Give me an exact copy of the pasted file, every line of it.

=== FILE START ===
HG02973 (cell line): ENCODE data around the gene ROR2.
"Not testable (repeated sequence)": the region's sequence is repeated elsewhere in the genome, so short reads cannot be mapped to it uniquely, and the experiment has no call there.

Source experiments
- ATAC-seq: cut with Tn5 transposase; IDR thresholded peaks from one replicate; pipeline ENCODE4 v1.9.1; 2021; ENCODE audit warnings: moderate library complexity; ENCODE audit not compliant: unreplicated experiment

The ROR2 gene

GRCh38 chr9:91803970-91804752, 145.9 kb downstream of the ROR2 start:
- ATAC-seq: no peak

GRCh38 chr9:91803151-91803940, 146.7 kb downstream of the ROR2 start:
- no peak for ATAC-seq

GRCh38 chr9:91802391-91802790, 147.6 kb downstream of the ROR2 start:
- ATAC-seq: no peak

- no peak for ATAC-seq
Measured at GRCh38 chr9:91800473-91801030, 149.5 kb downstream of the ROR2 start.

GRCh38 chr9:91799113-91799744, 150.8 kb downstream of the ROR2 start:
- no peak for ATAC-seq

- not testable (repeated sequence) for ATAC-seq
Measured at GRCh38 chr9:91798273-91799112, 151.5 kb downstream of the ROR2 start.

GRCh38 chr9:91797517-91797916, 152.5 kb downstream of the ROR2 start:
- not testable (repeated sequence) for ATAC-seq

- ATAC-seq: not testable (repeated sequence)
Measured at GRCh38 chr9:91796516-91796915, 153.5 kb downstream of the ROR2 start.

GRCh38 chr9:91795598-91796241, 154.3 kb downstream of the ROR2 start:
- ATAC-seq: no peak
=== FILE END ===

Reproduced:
HG02973 (cell line): ENCODE data around the gene ROR2.
"Not testable (repeated sequence)": the region's sequence is repeated elsewhere in the genome, so short reads cannot be mapped to it uniquely, and the experiment has no call there.

Source experiments
- ATAC-seq: cut with Tn5 transposase; IDR thresholded peaks from one replicate; pipeline ENCODE4 v1.9.1; 2021; ENCODE audit warnings: moderate library complexity; ENCODE audit not compliant: unreplicated experiment

The ROR2 gene

GRCh38 chr9:91803970-91804752, 145.9 kb downstream of the ROR2 start:
- ATAC-seq: no peak

GRCh38 chr9:91803151-91803940, 146.7 kb downstream of the ROR2 start:
- no peak for ATAC-seq

GRCh38 chr9:91802391-91802790, 147.6 kb downstream of the ROR2 start:
- ATAC-seq: no peak

- no peak for ATAC-seq
Measured at GRCh38 chr9:91800473-91801030, 149.5 kb downstream of the ROR2 start.

GRCh38 chr9:91799113-91799744, 150.8 kb downstream of the ROR2 start:
- no peak for ATAC-seq

- not testable (repeated sequence) for ATAC-seq
Measured at GRCh38 chr9:91798273-91799112, 151.5 kb downstream of the ROR2 start.

GRCh38 chr9:91797517-91797916, 152.5 kb downstream of the ROR2 start:
- not testable (repeated sequence) for ATAC-seq

- ATAC-seq: not testable (repeated sequence)
Measured at GRCh38 chr9:91796516-91796915, 153.5 kb downstream of the ROR2 start.

GRCh38 chr9:91795598-91796241, 154.3 kb downstream of the ROR2 start:
- ATAC-seq: no peak